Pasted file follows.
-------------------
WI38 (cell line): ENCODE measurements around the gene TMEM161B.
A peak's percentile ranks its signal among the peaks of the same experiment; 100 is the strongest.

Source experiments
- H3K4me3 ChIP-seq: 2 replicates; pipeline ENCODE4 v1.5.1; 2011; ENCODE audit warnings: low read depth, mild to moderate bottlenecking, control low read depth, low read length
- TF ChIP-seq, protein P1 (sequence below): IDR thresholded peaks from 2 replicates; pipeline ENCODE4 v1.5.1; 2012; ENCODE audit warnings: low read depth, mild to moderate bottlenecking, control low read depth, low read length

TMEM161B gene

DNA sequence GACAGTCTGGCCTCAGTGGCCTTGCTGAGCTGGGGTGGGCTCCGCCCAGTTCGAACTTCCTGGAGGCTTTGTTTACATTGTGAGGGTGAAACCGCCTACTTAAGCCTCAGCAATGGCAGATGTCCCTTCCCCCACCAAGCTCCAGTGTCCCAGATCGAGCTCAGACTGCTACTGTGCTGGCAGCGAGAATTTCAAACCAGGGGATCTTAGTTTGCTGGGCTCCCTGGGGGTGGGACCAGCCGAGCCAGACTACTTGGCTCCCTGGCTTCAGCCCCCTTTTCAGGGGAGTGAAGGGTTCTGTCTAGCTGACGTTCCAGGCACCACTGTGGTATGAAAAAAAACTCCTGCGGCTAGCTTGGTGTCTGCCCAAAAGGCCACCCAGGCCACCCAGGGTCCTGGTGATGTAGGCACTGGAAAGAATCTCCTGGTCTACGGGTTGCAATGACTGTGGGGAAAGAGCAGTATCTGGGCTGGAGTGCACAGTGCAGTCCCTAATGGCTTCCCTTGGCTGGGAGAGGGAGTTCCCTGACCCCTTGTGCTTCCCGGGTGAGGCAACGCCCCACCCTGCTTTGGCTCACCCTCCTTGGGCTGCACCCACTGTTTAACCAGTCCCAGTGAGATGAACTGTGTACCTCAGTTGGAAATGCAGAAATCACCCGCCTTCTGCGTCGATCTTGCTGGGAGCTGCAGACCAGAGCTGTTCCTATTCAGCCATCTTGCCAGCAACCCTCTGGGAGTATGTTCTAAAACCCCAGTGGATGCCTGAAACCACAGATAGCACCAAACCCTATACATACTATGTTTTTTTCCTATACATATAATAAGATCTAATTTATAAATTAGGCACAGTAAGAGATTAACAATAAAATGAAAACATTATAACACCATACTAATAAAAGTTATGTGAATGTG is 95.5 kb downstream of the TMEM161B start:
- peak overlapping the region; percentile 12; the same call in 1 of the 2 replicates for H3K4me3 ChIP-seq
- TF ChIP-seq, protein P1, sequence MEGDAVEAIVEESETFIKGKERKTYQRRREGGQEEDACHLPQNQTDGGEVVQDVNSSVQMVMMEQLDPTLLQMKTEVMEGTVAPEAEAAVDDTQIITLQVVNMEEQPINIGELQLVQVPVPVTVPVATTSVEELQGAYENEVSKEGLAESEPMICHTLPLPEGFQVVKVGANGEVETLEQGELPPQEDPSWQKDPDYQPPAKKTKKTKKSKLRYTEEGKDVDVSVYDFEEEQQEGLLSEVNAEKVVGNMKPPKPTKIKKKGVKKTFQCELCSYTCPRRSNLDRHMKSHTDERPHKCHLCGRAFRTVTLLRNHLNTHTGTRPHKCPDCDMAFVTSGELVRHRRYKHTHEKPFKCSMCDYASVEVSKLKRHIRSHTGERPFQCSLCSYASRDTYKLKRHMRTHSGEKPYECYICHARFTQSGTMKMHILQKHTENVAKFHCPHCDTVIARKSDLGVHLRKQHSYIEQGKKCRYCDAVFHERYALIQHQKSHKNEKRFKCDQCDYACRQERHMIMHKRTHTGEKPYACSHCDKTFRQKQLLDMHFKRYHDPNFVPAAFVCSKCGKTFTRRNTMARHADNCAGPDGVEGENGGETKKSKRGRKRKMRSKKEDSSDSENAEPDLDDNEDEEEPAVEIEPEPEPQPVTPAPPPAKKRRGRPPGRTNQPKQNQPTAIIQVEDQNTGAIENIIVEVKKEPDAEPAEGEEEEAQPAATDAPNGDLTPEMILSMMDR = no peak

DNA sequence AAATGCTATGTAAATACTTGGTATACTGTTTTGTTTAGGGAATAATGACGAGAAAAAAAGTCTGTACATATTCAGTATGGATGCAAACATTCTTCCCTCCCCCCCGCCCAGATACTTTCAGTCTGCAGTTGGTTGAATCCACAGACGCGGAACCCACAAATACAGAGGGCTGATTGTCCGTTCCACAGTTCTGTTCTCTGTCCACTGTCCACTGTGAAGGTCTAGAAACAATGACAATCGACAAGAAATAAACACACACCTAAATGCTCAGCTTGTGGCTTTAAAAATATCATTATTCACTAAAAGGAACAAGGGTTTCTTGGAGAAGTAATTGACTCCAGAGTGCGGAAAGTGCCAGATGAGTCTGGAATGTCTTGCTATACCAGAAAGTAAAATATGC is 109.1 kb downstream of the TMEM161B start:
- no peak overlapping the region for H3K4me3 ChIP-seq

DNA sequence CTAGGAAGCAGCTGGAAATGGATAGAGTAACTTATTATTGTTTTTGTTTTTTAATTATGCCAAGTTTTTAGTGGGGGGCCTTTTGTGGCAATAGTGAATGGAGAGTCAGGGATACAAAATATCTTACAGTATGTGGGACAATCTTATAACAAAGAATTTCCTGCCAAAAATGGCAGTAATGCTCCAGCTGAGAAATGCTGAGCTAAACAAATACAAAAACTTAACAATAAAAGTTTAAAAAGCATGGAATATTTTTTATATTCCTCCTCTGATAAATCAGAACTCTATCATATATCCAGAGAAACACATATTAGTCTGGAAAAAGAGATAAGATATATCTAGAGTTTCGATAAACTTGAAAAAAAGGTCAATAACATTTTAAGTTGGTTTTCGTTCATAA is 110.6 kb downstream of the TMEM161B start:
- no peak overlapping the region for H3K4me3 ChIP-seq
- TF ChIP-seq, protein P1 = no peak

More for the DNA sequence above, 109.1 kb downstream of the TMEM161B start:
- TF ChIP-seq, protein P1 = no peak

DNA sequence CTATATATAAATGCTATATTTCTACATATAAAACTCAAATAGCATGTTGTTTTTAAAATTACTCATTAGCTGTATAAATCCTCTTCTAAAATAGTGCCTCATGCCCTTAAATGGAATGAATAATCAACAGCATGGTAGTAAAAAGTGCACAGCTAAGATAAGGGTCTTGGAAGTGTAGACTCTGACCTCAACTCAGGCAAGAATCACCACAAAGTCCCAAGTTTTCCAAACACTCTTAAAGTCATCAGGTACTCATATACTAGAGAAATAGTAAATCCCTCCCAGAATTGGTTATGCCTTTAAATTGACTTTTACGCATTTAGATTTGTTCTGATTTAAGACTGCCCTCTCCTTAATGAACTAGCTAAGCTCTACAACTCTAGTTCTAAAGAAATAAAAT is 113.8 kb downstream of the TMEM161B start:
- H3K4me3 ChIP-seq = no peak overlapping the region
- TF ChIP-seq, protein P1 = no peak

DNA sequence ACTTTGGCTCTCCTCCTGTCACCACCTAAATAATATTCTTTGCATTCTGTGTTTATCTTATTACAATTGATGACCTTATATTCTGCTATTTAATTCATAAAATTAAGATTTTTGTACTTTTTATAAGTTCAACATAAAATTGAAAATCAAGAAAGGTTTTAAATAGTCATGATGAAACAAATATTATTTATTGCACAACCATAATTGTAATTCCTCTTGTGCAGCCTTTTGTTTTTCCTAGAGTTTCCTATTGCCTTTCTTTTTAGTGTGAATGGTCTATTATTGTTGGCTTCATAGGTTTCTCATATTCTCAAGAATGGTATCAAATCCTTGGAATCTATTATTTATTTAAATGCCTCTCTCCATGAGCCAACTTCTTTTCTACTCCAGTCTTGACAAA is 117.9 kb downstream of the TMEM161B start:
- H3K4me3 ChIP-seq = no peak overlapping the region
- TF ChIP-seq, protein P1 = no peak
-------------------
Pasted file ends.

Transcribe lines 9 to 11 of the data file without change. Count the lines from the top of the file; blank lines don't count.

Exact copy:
- TF ChIP-seq, protein P1, sequence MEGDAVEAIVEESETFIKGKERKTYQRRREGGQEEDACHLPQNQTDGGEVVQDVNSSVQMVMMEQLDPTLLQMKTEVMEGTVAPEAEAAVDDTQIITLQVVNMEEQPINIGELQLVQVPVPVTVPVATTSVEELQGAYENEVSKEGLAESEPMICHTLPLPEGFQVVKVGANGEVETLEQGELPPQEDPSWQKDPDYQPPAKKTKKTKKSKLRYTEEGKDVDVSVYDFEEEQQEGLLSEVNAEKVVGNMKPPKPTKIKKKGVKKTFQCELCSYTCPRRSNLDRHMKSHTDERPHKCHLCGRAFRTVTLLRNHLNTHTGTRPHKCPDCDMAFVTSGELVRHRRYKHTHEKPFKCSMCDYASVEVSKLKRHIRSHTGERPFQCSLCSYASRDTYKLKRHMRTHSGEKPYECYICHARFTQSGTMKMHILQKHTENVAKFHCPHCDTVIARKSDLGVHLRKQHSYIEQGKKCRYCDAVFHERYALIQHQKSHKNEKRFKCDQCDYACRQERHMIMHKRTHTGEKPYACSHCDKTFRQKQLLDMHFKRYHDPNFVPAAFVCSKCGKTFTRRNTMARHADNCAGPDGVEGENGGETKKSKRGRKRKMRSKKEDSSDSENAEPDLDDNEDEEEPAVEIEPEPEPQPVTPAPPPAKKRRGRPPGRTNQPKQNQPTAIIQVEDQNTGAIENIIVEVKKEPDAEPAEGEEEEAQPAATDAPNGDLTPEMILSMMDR = no peak

DNA sequence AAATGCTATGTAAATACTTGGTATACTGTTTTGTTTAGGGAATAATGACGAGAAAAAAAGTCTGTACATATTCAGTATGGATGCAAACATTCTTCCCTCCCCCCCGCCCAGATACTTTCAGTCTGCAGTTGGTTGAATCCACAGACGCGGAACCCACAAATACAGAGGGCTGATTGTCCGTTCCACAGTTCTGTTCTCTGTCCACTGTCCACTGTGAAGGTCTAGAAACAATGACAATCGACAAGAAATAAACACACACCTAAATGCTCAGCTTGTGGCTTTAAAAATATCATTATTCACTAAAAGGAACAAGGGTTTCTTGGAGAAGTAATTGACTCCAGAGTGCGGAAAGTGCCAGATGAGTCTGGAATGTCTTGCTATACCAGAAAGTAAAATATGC is 109.1 kb downstream of the TMEM161B start:
- no peak overlapping the region for H3K4me3 ChIP-seq